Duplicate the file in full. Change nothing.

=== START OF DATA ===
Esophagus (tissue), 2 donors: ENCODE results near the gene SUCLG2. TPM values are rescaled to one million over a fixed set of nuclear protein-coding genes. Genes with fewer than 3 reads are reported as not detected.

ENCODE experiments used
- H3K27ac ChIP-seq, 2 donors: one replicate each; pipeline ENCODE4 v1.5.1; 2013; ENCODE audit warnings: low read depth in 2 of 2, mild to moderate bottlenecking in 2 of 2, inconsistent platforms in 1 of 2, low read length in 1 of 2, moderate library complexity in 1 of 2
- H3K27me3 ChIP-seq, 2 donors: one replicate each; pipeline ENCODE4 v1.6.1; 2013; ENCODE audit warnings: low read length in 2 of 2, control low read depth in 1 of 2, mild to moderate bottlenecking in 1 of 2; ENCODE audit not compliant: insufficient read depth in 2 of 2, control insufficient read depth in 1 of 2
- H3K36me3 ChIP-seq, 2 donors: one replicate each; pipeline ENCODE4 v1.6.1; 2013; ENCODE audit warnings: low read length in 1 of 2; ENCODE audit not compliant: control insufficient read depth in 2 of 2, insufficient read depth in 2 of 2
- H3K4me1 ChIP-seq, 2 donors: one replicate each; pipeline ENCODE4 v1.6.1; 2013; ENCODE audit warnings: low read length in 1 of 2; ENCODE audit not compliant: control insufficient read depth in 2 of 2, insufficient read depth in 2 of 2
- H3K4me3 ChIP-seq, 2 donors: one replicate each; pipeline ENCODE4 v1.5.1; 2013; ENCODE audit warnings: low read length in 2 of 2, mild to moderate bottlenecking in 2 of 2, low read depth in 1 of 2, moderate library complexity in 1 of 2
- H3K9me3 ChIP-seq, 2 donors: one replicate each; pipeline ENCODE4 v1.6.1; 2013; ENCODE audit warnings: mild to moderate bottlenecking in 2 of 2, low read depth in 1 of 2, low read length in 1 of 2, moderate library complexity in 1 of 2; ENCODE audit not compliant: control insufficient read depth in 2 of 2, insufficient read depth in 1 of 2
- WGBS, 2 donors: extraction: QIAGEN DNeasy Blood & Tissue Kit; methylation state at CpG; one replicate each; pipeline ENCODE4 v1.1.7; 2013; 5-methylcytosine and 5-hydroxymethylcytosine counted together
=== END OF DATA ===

Esophagus (tissue), 2 donors: ENCODE results near the gene SUCLG2. TPM values are rescaled to one million over a fixed set of nuclear protein-coding genes. Genes with fewer than 3 reads are reported as not detected.

ENCODE experiments used
- H3K27ac ChIP-seq, 2 donors: one replicate each; pipeline ENCODE4 v1.5.1; 2013; ENCODE audit warnings: low read depth in 2 of 2, mild to moderate bottlenecking in 2 of 2, inconsistent platforms in 1 of 2, low read length in 1 of 2, moderate library complexity in 1 of 2
- H3K27me3 ChIP-seq, 2 donors: one replicate each; pipeline ENCODE4 v1.6.1; 2013; ENCODE audit warnings: low read length in 2 of 2, control low read depth in 1 of 2, mild to moderate bottlenecking in 1 of 2; ENCODE audit not compliant: insufficient read depth in 2 of 2, control insufficient read depth in 1 of 2
- H3K36me3 ChIP-seq, 2 donors: one replicate each; pipeline ENCODE4 v1.6.1; 2013; ENCODE audit warnings: low read length in 1 of 2; ENCODE audit not compliant: control insufficient read depth in 2 of 2, insufficient read depth in 2 of 2
- H3K4me1 ChIP-seq, 2 donors: one replicate each; pipeline ENCODE4 v1.6.1; 2013; ENCODE audit warnings: low read length in 1 of 2; ENCODE audit not compliant: control insufficient read depth in 2 of 2, insufficient read depth in 2 of 2
- H3K4me3 ChIP-seq, 2 donors: one replicate each; pipeline ENCODE4 v1.5.1; 2013; ENCODE audit warnings: low read length in 2 of 2, mild to moderate bottlenecking in 2 of 2, low read depth in 1 of 2, moderate library complexity in 1 of 2
- H3K9me3 ChIP-seq, 2 donors: one replicate each; pipeline ENCODE4 v1.6.1; 2013; ENCODE audit warnings: mild to moderate bottlenecking in 2 of 2, low read depth in 1 of 2, low read length in 1 of 2, moderate library complexity in 1 of 2; ENCODE audit not compliant: control insufficient read depth in 2 of 2, insufficient read depth in 1 of 2
- WGBS, 2 donors: extraction: QIAGEN DNeasy Blood & Tissue Kit; methylation state at CpG; one replicate each; pipeline ENCODE4 v1.1.7; 2013; 5-methylcytosine and 5-hydroxymethylcytosine counted together